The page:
Senior portraits. Second only to the wedding in the list of a GIRL’s most important photo shoots. It’s what little girl’s dreams are made of…a photo shoot all about them, clothes, hair, make-up. All. The. Things.
Then there are the boys.
In all my time at ATJ’s Studio, I am not sure that I’ve seen a senior boy walk through the doors that wasn’t being forced here by his mom.
Outfits curated by mom.
Props packed by mom.
Smile, posture and complexion, pre-critiqued by mom.
Attempted attitude adjustment by mom.
Most of the boys arrive in a less-than-enthusiastic mood.
Because, in their words, “I don’t care, she does.”
So how do you get him to care?
Two words. Back off.
As mothers, we have this innate need to micromanage.
WE know how important these portraits are. These are the portraits going on the announcements being sent out to grandma and judgemental, Aunt Lucille; the portraits that will be hanging on your wall for decades, so, of course, we want them to look their best.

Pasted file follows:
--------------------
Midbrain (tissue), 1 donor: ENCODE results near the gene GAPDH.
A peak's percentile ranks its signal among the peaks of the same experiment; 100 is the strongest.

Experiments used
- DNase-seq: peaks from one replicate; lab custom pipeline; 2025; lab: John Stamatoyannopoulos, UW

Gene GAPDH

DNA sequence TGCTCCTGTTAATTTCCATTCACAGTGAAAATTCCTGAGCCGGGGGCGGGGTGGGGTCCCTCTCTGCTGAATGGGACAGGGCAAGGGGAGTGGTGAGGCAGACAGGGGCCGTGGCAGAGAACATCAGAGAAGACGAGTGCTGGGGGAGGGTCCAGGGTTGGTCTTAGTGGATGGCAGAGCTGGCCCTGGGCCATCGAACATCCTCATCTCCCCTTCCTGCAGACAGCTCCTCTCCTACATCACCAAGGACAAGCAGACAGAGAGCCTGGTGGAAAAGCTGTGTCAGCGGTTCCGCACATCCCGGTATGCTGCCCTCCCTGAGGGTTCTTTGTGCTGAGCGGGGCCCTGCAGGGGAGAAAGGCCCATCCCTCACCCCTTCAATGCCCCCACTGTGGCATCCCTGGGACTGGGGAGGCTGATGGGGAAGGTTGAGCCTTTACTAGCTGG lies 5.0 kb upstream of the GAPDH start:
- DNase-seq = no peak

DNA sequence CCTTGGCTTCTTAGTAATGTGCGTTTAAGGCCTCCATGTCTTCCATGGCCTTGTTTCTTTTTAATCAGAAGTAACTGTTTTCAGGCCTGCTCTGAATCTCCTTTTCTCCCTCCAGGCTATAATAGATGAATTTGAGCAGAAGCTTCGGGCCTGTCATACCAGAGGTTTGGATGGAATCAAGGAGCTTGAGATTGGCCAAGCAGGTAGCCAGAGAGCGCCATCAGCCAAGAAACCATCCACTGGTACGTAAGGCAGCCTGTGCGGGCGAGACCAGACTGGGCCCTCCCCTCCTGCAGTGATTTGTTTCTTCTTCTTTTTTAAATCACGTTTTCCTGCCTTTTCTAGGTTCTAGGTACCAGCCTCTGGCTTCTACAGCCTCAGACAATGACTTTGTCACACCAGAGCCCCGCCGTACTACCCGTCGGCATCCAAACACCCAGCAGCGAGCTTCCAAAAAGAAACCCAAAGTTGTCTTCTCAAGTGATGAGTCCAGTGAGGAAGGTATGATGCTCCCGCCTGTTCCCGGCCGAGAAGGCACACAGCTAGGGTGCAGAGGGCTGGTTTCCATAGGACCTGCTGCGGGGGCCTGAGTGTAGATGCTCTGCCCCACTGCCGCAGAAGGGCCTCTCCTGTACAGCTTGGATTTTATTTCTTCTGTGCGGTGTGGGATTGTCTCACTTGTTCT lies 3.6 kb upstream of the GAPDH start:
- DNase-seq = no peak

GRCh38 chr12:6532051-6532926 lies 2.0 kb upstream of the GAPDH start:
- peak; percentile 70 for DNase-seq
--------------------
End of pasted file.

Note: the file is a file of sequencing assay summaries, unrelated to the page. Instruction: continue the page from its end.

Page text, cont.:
But our idea of “what’s best” is almost never the same as theirs.
So why not give your boy a chance to buy into the whole process?
Book the session, buy or pull a selection of clothing that you can actually stand to look at, and then sit back and let them choose from the options or make suggestions about what they might like.
If they pull together an outfit that’s not exactly what you’d prefer, so what?
If they insist on bringing their old, dirty skateboard, let them.
The clothes they are wearing and the props they are using are secondary to the expressions on their face.
If they are wearing what they love and doing what they love, they will feel more comfortable and confident in front of the camera; and confident = photogenic.
That is when, and only then, we are able to capture the expressions YOU will love.
Let’s be honest, even when they say they don’t care, they DO.
Boys want to look cool, strong and good-looking.
When it comes down to it, they will take the steps to make that happen- like this kid,
who showed up to his shoot alone, with his steamer in hand.
He took control of his session and that confidence translated into the images.